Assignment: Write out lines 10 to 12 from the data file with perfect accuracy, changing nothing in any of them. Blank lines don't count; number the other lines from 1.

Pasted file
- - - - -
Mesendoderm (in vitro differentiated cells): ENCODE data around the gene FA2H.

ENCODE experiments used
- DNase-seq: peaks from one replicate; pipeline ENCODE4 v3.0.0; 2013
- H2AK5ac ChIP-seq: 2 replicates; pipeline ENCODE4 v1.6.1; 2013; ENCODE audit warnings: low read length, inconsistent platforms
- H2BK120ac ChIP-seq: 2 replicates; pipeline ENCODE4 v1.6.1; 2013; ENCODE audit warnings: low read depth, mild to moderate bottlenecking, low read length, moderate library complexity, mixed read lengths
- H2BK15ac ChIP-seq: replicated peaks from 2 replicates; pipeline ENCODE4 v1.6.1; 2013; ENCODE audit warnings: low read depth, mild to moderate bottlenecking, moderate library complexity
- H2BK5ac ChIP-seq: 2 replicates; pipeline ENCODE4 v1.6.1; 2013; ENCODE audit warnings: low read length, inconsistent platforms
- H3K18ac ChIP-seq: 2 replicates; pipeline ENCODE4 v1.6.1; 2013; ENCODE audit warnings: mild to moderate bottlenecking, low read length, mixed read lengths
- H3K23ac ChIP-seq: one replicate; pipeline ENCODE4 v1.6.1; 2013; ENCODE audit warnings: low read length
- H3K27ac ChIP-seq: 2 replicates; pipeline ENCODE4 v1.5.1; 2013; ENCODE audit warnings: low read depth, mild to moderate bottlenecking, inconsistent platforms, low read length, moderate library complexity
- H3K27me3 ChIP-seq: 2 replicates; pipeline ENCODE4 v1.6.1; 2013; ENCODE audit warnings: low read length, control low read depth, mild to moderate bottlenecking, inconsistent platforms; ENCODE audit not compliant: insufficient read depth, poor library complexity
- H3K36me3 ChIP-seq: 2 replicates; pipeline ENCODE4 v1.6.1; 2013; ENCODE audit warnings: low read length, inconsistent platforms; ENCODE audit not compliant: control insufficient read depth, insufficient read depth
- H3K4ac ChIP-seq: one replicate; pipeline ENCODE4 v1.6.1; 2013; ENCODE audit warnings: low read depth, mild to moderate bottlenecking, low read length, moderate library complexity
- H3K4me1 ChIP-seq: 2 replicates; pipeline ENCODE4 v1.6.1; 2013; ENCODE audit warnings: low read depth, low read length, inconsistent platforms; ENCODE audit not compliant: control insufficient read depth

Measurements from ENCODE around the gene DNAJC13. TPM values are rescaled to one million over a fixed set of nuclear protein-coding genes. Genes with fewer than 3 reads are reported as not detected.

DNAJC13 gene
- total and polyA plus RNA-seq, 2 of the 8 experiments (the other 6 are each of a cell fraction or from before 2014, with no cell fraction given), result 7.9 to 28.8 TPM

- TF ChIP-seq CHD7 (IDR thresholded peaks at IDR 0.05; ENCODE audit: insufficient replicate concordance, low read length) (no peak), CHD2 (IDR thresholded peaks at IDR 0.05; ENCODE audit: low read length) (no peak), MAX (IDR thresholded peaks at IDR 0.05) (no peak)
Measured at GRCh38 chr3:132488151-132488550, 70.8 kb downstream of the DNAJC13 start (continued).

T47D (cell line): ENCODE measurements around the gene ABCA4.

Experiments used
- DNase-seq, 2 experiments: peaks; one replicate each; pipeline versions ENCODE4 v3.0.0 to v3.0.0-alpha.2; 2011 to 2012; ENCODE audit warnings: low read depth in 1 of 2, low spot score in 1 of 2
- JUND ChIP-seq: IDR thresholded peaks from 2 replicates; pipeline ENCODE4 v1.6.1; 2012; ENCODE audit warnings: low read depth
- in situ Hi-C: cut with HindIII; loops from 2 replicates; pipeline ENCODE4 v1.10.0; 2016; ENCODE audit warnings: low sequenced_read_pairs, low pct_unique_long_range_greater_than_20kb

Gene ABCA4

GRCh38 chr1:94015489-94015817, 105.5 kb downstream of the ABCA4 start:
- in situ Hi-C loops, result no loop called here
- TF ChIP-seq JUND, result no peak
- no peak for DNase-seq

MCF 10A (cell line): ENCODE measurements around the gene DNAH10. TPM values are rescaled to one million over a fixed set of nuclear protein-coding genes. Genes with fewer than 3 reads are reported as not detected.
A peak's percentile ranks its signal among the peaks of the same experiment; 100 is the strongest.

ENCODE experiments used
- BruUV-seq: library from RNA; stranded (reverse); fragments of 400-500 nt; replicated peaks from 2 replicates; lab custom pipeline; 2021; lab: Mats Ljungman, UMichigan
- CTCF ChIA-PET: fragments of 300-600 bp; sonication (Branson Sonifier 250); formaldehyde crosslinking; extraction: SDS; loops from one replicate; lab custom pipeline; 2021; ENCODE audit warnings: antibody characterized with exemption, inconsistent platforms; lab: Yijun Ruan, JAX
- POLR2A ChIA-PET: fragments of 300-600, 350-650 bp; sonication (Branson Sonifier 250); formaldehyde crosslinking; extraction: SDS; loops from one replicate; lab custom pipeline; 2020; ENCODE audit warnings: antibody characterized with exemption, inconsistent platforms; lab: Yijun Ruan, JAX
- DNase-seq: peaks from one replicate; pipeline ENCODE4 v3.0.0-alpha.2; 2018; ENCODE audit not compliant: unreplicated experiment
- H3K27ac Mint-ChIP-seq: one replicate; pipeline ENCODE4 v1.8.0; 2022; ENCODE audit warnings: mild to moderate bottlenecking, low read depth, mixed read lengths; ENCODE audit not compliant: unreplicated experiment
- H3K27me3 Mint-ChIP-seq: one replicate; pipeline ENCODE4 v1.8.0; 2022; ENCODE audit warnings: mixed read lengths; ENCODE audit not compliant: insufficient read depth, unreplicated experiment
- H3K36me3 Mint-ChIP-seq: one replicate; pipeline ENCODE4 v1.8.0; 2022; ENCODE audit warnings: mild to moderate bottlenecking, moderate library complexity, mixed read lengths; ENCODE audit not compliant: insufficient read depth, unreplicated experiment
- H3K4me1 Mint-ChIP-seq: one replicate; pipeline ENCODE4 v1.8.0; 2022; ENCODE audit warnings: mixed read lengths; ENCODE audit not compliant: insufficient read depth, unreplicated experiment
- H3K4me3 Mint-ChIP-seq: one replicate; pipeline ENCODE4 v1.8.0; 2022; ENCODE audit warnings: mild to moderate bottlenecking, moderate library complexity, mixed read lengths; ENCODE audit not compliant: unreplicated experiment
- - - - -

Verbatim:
- H3K27ac ChIP-seq: 2 replicates; pipeline ENCODE4 v1.5.1; 2013; ENCODE audit warnings: low read depth, mild to moderate bottlenecking, inconsistent platforms, low read length, moderate library complexity
- H3K27me3 ChIP-seq: 2 replicates; pipeline ENCODE4 v1.6.1; 2013; ENCODE audit warnings: low read length, control low read depth, mild to moderate bottlenecking, inconsistent platforms; ENCODE audit not compliant: insufficient read depth, poor library complexity
- H3K36me3 ChIP-seq: 2 replicates; pipeline ENCODE4 v1.6.1; 2013; ENCODE audit warnings: low read length, inconsistent platforms; ENCODE audit not compliant: control insufficient read depth, insufficient read depth